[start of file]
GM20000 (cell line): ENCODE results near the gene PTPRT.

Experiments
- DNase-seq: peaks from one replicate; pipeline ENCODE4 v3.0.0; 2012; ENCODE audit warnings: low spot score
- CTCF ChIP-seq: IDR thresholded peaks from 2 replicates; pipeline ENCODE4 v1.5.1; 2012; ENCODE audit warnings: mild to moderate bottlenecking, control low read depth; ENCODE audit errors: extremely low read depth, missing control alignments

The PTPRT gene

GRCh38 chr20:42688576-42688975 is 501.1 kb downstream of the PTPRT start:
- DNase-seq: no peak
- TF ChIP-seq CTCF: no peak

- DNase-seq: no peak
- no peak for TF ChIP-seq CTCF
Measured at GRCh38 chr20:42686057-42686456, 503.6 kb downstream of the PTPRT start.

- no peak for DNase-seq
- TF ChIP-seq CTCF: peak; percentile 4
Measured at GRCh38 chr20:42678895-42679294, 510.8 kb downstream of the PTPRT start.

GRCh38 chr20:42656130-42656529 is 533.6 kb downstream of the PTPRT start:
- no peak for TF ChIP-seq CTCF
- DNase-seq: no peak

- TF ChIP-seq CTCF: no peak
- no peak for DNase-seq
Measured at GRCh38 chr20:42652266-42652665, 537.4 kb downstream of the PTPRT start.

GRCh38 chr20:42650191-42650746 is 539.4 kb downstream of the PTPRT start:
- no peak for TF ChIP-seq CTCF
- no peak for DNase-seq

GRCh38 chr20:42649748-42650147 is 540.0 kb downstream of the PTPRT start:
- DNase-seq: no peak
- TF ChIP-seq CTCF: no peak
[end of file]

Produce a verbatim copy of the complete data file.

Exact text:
GM20000 (cell line): ENCODE results near the gene PTPRT.

Experiments
- DNase-seq: peaks from one replicate; pipeline ENCODE4 v3.0.0; 2012; ENCODE audit warnings: low spot score
- CTCF ChIP-seq: IDR thresholded peaks from 2 replicates; pipeline ENCODE4 v1.5.1; 2012; ENCODE audit warnings: mild to moderate bottlenecking, control low read depth; ENCODE audit errors: extremely low read depth, missing control alignments

The PTPRT gene

GRCh38 chr20:42688576-42688975 is 501.1 kb downstream of the PTPRT start:
- DNase-seq: no peak
- TF ChIP-seq CTCF: no peak

- DNase-seq: no peak
- no peak for TF ChIP-seq CTCF
Measured at GRCh38 chr20:42686057-42686456, 503.6 kb downstream of the PTPRT start.

- no peak for DNase-seq
- TF ChIP-seq CTCF: peak; percentile 4
Measured at GRCh38 chr20:42678895-42679294, 510.8 kb downstream of the PTPRT start.

GRCh38 chr20:42656130-42656529 is 533.6 kb downstream of the PTPRT start:
- no peak for TF ChIP-seq CTCF
- DNase-seq: no peak

- TF ChIP-seq CTCF: no peak
- no peak for DNase-seq
Measured at GRCh38 chr20:42652266-42652665, 537.4 kb downstream of the PTPRT start.

GRCh38 chr20:42650191-42650746 is 539.4 kb downstream of the PTPRT start:
- no peak for TF ChIP-seq CTCF
- no peak for DNase-seq

GRCh38 chr20:42649748-42650147 is 540.0 kb downstream of the PTPRT start:
- DNase-seq: no peak
- TF ChIP-seq CTCF: no peak